Amnesty believes that subjecting women to such degrading procedures as “virginity tests” is nothing less than torture.
In January 2014, Mahmoud Hussein, then 18 years old, was arrested for wearing a T-shirt with the slogan “Nation Without Torture”. He went on to spend more than two years in jail.
The authorities passed a new counterterrorism legislation that has further eroded the few existing safeguards against torture and other ill-treatment, while the practice has remained endemic.
What is Amnesty doing to fight torture?
Torture often happens in secret – in police lock-ups, interrogation rooms or prisons. For more than 50 years Amnesty International has been documenting torture, exposing the perpetrators and helping victims get justice.
We make people aware of their rights and make sure that governments who torture can’t get away with it.
We are campaigning for the adoption and implementation of measures to protect people from torture and bring the perpetrators to justice. These include independent checks on detention centres, monitoring of interrogations, prompt access to lawyers and courts, visits and communication with family members, and thorough and effective investigations into torture allegations.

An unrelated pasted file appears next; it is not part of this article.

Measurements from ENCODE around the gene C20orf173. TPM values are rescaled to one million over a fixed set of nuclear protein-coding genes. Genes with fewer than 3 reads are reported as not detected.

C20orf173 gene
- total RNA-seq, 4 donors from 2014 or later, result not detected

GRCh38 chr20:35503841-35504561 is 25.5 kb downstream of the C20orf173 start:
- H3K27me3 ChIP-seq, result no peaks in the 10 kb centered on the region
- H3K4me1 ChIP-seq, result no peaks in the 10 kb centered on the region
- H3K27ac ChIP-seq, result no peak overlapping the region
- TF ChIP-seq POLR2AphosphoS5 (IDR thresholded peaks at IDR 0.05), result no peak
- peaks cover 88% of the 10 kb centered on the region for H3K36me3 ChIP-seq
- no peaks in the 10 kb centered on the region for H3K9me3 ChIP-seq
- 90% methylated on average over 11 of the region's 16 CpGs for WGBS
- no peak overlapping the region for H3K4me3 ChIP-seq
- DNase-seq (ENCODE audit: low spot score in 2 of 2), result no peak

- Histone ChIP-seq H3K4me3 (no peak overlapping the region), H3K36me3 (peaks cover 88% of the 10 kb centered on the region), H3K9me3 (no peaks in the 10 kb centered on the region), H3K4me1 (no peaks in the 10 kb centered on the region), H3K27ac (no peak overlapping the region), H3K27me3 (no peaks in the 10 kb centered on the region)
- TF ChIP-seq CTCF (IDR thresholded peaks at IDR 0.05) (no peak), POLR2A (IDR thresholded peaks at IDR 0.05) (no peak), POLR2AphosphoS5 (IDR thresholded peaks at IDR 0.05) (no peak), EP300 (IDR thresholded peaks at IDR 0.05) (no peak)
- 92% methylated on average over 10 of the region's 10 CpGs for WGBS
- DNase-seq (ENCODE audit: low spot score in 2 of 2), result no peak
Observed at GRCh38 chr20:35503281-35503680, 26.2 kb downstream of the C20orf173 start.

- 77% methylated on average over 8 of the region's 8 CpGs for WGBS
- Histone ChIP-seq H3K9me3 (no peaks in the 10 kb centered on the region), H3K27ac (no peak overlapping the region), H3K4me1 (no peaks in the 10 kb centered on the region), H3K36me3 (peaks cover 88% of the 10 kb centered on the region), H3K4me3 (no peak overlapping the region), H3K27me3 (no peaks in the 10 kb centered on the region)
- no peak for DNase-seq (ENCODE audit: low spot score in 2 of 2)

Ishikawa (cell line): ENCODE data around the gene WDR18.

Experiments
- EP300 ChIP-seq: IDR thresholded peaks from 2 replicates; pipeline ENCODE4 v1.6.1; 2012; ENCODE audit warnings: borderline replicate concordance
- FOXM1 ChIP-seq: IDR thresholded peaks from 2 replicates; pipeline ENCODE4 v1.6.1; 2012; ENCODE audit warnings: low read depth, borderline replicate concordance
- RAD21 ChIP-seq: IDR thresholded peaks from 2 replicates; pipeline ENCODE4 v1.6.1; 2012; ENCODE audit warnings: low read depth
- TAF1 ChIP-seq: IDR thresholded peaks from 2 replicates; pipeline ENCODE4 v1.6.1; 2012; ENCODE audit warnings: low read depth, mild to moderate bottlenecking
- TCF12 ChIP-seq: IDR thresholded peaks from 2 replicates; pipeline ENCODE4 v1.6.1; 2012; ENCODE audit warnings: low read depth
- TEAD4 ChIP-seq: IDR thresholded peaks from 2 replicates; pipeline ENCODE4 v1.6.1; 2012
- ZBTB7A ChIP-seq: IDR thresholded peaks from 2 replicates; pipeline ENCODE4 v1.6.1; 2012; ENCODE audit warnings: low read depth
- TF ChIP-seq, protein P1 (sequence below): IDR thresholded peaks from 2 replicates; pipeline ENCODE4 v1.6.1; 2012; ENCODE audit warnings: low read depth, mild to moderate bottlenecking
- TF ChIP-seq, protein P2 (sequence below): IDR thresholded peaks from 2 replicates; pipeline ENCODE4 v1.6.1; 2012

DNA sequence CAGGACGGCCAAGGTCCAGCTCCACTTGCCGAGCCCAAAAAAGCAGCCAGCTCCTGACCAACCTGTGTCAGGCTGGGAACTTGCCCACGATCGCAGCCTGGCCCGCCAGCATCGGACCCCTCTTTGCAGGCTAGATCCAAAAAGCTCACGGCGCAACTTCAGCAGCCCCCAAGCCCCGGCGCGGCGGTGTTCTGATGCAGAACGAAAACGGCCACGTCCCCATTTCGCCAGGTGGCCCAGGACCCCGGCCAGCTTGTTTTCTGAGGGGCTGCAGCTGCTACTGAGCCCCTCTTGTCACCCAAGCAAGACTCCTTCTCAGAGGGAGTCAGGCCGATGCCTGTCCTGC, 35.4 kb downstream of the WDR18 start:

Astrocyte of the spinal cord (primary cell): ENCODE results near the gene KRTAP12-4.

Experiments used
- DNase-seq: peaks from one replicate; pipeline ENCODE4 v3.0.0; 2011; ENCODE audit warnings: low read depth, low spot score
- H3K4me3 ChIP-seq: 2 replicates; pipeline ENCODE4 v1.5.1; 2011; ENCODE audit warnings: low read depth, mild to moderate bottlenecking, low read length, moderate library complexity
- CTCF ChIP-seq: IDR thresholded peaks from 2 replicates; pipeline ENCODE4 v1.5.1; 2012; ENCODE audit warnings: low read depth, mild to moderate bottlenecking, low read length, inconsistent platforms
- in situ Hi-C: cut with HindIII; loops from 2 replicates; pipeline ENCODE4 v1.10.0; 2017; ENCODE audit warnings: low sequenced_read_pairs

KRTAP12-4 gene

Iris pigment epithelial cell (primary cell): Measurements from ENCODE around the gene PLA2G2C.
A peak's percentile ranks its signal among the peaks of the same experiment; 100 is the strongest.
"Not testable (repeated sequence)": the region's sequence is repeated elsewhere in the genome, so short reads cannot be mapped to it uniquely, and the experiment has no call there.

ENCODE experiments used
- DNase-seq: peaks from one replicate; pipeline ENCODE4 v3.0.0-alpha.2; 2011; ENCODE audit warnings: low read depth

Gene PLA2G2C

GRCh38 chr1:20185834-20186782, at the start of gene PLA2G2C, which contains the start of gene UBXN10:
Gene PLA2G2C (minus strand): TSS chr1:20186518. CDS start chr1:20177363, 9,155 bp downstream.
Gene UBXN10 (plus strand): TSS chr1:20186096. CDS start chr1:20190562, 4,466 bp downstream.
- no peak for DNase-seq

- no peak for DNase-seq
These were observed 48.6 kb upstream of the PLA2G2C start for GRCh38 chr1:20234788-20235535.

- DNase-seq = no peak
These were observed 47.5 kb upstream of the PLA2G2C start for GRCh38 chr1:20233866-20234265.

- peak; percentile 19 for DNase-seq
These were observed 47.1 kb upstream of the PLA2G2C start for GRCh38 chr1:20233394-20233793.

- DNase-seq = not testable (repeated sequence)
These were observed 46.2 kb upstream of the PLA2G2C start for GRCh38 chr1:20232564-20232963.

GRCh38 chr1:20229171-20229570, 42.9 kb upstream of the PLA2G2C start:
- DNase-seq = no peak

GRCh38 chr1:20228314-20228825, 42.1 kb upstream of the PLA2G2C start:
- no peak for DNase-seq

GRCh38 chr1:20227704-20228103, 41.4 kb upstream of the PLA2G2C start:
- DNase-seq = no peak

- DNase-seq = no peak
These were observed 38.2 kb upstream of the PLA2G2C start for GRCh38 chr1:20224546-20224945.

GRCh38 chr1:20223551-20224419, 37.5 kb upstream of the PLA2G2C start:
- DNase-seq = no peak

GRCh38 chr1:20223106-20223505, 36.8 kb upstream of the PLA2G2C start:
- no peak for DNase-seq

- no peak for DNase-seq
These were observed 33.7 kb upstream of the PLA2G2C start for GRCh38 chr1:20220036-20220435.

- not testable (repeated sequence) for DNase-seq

And we fight for justice for victims of torture.
Like Moses Akatugba, who spent 10 years on death row in Nigeria following his conviction for stealing three mobile phones. Police officers tortured Moses to force him to confess, using pliers to pull out his toenails and fingernails.
As part of Amnesty’s Stop Torture campaign, more than 800,000 people worldwide wrote to the Delta State Governor Emmanuel Uduaghan asking him to release Moses.
Moses had a message for everyone who took action on his behalf:
‘I didn’t know the campaigners before, I have not seen them before, but I cried for help and they responded massively to save me. I didn’t know that people still have such great love for their fellow human beings.”
The tools of torture
Nobody should profit from pain
But from spike batons to electric shock vests, thumb cuffs and leg irons, the ‘tools of torture’ are still being trade3d around the world. Companies also continue to sell regular law enforcement equipment, such as simple handcuffs, truncheons and pepper spray, to security forces which misuse it in acts of torture.
In 2006, years of campaigning by Amnesty International and the Omega Research Foundation led to the EU adopting the world’s first legally binding regulation for controlling the trade in the ‘tools of torture’.